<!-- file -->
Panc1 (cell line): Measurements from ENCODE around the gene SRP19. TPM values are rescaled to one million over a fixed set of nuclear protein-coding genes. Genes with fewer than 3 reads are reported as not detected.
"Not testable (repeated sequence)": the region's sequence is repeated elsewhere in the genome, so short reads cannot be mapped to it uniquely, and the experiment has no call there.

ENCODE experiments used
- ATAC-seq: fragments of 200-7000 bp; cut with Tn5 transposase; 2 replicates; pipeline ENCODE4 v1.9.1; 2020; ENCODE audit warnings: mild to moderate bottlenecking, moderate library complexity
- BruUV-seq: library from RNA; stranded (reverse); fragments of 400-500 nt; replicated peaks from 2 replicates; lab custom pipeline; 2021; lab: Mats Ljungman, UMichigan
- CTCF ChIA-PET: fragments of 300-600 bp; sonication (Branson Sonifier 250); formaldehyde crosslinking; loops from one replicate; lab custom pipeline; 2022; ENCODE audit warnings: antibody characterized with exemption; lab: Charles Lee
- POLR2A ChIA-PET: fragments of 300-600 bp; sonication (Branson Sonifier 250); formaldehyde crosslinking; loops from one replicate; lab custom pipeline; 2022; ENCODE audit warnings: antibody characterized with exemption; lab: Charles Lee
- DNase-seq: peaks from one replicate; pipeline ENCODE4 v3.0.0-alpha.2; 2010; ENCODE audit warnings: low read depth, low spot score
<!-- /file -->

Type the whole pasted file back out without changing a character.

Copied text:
Panc1 (cell line): Measurements from ENCODE around the gene SRP19. TPM values are rescaled to one million over a fixed set of nuclear protein-coding genes. Genes with fewer than 3 reads are reported as not detected.
"Not testable (repeated sequence)": the region's sequence is repeated elsewhere in the genome, so short reads cannot be mapped to it uniquely, and the experiment has no call there.

ENCODE experiments used
- ATAC-seq: fragments of 200-7000 bp; cut with Tn5 transposase; 2 replicates; pipeline ENCODE4 v1.9.1; 2020; ENCODE audit warnings: mild to moderate bottlenecking, moderate library complexity
- BruUV-seq: library from RNA; stranded (reverse); fragments of 400-500 nt; replicated peaks from 2 replicates; lab custom pipeline; 2021; lab: Mats Ljungman, UMichigan
- CTCF ChIA-PET: fragments of 300-600 bp; sonication (Branson Sonifier 250); formaldehyde crosslinking; loops from one replicate; lab custom pipeline; 2022; ENCODE audit warnings: antibody characterized with exemption; lab: Charles Lee
- POLR2A ChIA-PET: fragments of 300-600 bp; sonication (Branson Sonifier 250); formaldehyde crosslinking; loops from one replicate; lab custom pipeline; 2022; ENCODE audit warnings: antibody characterized with exemption; lab: Charles Lee
- DNase-seq: peaks from one replicate; pipeline ENCODE4 v3.0.0-alpha.2; 2010; ENCODE audit warnings: low read depth, low spot score